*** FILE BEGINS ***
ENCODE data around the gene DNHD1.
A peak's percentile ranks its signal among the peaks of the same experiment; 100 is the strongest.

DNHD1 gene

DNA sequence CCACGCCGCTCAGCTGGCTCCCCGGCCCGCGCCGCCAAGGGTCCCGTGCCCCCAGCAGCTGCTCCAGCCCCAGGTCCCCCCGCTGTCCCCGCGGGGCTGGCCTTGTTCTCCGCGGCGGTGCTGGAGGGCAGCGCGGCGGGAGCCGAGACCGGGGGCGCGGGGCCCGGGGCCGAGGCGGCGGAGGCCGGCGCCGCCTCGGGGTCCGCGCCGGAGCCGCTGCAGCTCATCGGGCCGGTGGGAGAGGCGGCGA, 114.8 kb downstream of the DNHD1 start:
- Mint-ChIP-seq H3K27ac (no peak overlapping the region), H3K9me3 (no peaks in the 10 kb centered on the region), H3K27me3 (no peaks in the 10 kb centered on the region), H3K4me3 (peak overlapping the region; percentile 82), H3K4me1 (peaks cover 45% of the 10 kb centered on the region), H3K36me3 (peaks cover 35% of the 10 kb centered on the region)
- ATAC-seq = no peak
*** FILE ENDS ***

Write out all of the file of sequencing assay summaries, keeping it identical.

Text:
ENCODE data around the gene DNHD1.
A peak's percentile ranks its signal among the peaks of the same experiment; 100 is the strongest.

DNHD1 gene

DNA sequence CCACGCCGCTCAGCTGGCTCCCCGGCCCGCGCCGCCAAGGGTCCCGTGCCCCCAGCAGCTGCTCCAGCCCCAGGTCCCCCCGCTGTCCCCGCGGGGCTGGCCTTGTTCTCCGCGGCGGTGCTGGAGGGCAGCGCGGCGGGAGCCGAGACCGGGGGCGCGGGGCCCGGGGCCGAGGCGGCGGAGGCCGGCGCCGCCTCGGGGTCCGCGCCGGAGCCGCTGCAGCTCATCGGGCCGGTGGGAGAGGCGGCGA, 114.8 kb downstream of the DNHD1 start:
- Mint-ChIP-seq H3K27ac (no peak overlapping the region), H3K9me3 (no peaks in the 10 kb centered on the region), H3K27me3 (no peaks in the 10 kb centered on the region), H3K4me3 (peak overlapping the region; percentile 82), H3K4me1 (peaks cover 45% of the 10 kb centered on the region), H3K36me3 (peaks cover 35% of the 10 kb centered on the region)
- ATAC-seq = no peak